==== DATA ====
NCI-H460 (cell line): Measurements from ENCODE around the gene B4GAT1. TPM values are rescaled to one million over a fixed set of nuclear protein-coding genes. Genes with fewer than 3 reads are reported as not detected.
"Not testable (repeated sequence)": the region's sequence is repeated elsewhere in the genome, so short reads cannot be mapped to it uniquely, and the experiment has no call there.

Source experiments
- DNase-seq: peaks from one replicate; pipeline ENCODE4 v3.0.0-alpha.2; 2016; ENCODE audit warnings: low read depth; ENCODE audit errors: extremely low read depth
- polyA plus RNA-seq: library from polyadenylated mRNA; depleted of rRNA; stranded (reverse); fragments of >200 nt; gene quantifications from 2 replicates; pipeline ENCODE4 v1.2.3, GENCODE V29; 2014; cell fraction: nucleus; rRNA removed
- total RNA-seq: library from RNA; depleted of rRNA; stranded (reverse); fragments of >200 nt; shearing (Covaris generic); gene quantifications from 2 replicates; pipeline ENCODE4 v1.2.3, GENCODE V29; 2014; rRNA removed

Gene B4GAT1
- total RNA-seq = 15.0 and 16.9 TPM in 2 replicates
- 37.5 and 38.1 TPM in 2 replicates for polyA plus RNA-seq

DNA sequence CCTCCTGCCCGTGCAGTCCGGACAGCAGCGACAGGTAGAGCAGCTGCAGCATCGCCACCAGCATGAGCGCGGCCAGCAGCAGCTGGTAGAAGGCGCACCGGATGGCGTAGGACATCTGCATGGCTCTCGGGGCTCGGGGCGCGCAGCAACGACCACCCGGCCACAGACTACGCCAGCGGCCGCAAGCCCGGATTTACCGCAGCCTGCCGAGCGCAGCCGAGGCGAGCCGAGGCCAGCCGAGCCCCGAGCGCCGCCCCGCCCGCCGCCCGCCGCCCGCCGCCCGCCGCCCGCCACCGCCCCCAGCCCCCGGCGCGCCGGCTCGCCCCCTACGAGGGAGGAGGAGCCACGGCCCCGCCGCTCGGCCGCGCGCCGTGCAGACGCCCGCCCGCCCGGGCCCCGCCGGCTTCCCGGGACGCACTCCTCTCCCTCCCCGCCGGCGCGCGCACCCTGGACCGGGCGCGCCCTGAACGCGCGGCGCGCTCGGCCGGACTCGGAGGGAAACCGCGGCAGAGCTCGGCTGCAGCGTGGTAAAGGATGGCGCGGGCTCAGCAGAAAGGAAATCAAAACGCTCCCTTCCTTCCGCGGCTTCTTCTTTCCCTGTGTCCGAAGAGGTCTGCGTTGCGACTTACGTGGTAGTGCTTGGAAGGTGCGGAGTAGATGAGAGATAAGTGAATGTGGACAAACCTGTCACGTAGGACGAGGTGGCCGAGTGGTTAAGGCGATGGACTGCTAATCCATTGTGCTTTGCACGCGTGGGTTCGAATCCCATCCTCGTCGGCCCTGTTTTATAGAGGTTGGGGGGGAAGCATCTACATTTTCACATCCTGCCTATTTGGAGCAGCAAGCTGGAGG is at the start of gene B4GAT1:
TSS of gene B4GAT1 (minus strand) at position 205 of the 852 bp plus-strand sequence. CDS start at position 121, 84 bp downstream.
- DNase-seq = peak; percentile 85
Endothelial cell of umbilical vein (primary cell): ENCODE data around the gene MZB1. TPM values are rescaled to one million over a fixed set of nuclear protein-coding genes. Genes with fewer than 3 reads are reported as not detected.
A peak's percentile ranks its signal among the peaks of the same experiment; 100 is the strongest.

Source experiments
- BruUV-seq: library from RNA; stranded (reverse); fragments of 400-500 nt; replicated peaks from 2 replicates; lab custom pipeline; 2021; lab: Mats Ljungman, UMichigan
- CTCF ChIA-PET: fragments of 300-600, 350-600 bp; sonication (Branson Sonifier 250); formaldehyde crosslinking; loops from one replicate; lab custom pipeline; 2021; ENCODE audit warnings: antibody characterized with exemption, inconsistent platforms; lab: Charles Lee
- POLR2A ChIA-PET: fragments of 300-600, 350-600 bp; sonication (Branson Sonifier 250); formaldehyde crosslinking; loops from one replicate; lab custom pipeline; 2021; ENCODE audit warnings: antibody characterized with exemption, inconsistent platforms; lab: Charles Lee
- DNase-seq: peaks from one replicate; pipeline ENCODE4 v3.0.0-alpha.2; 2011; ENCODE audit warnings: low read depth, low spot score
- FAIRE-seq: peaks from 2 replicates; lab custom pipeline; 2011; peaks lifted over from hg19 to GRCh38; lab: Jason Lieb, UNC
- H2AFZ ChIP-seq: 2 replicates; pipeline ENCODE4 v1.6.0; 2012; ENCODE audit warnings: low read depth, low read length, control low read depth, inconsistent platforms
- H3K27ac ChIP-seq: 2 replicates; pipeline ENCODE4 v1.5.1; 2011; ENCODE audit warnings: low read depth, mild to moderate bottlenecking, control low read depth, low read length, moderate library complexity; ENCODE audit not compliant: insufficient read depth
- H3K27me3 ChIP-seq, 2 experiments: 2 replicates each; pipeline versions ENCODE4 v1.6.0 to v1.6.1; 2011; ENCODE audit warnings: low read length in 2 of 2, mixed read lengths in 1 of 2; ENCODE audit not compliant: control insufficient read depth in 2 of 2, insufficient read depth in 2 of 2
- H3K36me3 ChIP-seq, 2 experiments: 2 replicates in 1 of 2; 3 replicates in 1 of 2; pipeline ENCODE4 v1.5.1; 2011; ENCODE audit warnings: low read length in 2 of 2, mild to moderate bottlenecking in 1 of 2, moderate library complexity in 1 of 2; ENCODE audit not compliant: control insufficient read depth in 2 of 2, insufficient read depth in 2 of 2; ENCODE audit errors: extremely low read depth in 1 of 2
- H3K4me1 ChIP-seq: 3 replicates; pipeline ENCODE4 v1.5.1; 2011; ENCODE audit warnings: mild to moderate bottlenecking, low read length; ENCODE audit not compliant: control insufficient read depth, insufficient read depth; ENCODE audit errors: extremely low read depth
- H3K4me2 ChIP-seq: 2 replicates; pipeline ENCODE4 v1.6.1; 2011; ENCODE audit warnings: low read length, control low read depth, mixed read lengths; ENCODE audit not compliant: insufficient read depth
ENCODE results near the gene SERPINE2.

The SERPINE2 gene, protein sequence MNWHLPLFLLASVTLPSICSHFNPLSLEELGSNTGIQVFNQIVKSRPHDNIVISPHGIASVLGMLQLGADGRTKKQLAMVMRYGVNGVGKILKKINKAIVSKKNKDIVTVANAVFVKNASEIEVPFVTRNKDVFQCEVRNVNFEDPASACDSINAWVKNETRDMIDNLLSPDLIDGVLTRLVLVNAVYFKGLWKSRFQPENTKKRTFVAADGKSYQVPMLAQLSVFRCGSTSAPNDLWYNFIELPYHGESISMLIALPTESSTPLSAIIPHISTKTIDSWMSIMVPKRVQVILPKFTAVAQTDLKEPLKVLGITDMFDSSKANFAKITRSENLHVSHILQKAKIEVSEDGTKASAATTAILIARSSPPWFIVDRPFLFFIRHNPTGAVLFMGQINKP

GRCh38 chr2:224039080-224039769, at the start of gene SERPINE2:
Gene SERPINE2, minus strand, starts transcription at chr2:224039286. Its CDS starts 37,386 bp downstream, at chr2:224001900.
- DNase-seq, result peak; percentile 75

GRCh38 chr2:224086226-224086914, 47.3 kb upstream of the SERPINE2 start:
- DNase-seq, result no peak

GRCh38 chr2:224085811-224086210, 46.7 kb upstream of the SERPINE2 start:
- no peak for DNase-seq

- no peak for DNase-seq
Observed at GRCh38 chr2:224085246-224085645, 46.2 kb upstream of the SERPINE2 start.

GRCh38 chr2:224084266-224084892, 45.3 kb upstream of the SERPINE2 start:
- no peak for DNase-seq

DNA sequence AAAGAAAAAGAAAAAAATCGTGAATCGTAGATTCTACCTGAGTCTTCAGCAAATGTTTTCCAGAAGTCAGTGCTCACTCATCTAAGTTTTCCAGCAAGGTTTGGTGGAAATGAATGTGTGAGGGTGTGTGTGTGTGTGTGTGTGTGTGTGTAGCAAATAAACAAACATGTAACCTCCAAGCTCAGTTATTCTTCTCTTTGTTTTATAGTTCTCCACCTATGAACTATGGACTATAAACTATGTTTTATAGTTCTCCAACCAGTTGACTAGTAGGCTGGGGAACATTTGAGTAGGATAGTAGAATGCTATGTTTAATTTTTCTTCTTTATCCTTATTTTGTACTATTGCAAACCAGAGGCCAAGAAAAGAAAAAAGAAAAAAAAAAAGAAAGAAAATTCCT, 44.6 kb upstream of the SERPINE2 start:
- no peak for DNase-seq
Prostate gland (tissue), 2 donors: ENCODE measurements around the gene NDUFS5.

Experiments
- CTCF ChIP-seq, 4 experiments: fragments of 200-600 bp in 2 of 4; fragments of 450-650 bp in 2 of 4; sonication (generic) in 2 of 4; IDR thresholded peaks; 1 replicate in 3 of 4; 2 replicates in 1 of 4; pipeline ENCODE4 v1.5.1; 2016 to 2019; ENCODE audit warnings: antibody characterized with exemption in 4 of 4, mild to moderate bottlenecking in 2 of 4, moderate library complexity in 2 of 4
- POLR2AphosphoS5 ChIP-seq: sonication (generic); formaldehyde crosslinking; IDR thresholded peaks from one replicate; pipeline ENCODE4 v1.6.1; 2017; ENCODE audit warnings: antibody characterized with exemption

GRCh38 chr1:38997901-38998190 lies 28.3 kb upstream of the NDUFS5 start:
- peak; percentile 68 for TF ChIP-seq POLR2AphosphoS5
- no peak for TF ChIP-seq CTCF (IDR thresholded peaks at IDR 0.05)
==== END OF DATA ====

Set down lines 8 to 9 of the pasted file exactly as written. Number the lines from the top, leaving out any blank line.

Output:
- total RNA-seq = 15.0 and 16.9 TPM in 2 replicates
- 37.5 and 38.1 TPM in 2 replicates for polyA plus RNA-seq